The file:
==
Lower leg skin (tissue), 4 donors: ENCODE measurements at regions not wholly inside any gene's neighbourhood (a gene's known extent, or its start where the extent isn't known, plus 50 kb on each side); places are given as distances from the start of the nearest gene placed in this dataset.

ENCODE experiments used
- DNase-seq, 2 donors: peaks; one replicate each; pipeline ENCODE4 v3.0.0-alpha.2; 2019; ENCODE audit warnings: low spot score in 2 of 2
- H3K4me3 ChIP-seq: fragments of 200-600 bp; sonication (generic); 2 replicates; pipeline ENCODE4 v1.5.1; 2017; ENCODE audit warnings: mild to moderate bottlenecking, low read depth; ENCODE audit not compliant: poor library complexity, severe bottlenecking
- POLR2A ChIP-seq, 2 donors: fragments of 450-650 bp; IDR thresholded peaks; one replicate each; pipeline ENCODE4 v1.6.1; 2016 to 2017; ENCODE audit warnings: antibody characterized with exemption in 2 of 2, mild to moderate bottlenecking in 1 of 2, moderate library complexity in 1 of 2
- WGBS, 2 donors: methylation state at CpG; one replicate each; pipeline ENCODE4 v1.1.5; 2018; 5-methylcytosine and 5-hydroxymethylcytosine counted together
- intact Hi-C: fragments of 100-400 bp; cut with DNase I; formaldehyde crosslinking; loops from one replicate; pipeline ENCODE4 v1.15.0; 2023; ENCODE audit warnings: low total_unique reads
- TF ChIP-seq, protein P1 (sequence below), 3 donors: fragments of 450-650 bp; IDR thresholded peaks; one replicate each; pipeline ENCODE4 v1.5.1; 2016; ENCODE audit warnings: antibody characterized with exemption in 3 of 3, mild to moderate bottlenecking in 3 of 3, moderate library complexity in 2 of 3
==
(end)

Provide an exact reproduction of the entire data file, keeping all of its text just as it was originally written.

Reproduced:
Lower leg skin (tissue), 4 donors: ENCODE measurements at regions not wholly inside any gene's neighbourhood (a gene's known extent, or its start where the extent isn't known, plus 50 kb on each side); places are given as distances from the start of the nearest gene placed in this dataset.

ENCODE experiments used
- DNase-seq, 2 donors: peaks; one replicate each; pipeline ENCODE4 v3.0.0-alpha.2; 2019; ENCODE audit warnings: low spot score in 2 of 2
- H3K4me3 ChIP-seq: fragments of 200-600 bp; sonication (generic); 2 replicates; pipeline ENCODE4 v1.5.1; 2017; ENCODE audit warnings: mild to moderate bottlenecking, low read depth; ENCODE audit not compliant: poor library complexity, severe bottlenecking
- POLR2A ChIP-seq, 2 donors: fragments of 450-650 bp; IDR thresholded peaks; one replicate each; pipeline ENCODE4 v1.6.1; 2016 to 2017; ENCODE audit warnings: antibody characterized with exemption in 2 of 2, mild to moderate bottlenecking in 1 of 2, moderate library complexity in 1 of 2
- WGBS, 2 donors: methylation state at CpG; one replicate each; pipeline ENCODE4 v1.1.5; 2018; 5-methylcytosine and 5-hydroxymethylcytosine counted together
- intact Hi-C: fragments of 100-400 bp; cut with DNase I; formaldehyde crosslinking; loops from one replicate; pipeline ENCODE4 v1.15.0; 2023; ENCODE audit warnings: low total_unique reads
- TF ChIP-seq, protein P1 (sequence below), 3 donors: fragments of 450-650 bp; IDR thresholded peaks; one replicate each; pipeline ENCODE4 v1.5.1; 2016; ENCODE audit warnings: antibody characterized with exemption in 3 of 3, mild to moderate bottlenecking in 3 of 3, moderate library complexity in 2 of 3